A senior High Court judge has defended his view that couples should ‘seriously consider’ marriage if they are to have children.
In a piece for the Daily Mail, Sir Paul Coleridge said “Far from being old-fashioned, marriage is an engine for social progress, the most effective structure ever invented for nurturing children and building social solidarity.”
Yesterday The Daily Telegraph reported Sir Paul saying “stability is the name of the game” when it comes to considering what is best for children.
“The reality of the family is very simple. If your relationship is stable enough to cope with the rigours of child rearing then you should consider seriously adding the protection of marriage to your relationship”, he said.
Last week Sir Paul’s think-tank, the Marriage Foundation, hosted a conference at which he warned of “yawning public ignorance” about the damaging effects divorce has on children.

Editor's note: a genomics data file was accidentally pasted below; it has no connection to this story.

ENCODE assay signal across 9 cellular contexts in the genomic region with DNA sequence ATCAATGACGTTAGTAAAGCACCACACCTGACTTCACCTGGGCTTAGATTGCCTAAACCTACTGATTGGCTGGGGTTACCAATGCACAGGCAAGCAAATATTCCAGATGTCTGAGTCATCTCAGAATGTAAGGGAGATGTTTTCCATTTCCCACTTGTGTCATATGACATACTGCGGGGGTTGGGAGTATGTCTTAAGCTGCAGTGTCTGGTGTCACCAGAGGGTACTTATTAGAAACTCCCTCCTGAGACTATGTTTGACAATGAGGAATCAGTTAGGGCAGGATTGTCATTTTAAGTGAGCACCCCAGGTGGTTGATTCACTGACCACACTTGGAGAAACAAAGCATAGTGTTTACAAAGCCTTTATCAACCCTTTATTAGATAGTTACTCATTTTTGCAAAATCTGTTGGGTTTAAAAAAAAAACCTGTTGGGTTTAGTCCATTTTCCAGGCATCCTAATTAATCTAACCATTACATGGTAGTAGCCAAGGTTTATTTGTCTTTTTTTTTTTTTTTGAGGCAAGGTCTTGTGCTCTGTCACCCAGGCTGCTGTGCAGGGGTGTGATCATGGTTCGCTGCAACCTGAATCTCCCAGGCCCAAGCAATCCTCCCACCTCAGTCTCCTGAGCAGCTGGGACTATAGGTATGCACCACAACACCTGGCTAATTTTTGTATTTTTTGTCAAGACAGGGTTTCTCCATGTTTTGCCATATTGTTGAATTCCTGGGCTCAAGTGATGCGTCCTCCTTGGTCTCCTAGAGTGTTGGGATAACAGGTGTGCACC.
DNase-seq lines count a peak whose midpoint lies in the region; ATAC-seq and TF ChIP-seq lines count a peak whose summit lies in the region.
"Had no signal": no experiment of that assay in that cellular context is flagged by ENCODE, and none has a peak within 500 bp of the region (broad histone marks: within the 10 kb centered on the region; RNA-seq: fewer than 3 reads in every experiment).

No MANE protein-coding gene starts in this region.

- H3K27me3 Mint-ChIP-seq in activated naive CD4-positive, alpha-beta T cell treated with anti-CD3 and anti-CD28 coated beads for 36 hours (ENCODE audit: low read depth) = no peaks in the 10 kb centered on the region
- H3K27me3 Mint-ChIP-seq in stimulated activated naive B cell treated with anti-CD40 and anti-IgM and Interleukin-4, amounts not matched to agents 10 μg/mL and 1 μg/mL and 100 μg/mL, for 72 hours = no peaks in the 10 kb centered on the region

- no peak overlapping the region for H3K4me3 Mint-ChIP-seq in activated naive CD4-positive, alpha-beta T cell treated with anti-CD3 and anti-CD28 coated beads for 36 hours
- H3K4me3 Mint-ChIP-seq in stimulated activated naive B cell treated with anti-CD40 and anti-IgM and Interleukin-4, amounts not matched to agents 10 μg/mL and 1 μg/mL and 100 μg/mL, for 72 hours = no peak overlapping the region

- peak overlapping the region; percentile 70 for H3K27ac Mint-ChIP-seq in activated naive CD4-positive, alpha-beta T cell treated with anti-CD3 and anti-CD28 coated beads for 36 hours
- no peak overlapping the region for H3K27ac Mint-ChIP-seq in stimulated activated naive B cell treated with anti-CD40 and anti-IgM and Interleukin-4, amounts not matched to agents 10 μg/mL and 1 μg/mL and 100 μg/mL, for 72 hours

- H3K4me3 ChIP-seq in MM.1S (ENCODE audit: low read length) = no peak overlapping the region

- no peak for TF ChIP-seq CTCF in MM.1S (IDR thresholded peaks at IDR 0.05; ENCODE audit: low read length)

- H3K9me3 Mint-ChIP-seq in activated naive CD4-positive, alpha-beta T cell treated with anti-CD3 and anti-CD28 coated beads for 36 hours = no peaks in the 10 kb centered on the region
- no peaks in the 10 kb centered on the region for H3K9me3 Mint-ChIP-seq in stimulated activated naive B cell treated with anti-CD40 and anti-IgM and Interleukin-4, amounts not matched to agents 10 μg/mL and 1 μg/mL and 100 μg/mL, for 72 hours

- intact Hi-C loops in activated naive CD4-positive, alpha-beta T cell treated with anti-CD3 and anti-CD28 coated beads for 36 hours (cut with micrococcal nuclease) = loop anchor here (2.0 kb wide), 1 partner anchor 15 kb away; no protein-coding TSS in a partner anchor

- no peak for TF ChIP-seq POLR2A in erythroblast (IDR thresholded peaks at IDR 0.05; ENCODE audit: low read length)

He called for a greater emphasis on helping prevent problems within marriage before they start through relationships education, rather than relying on marriage guidance after a break-up has happened.
One in four separating couples think it has no negative impact on their children, despite 32 per cent of them noticing deterioration in their children’s emotional state – according to a recent survey by a law firm and the Marriage Foundation.
Sir Paul said: “This is really important and persuasive research. It highlights the dangerous level of ignorance amongst those who embark on separation and divorce about the potential impact on their children, despite the evidence and scale of the problem nationally.”
“If we are to do anything about confronting this huge problem in a constructive and meaningful way, the benefit of relationship education, before and during marriage, needs to be both appreciated and become the norm not the rare exception”, he added.
Further statistics from the Marriage Foundation showed that married couples with dependent children were four times more likely to stay together than cohabiting parents.
An average of 5.3 per cent of unmarried couples with children under 16-years-old split up each year since 2009, compared to 1.3 per cent of equivalent married couples, the figures showed.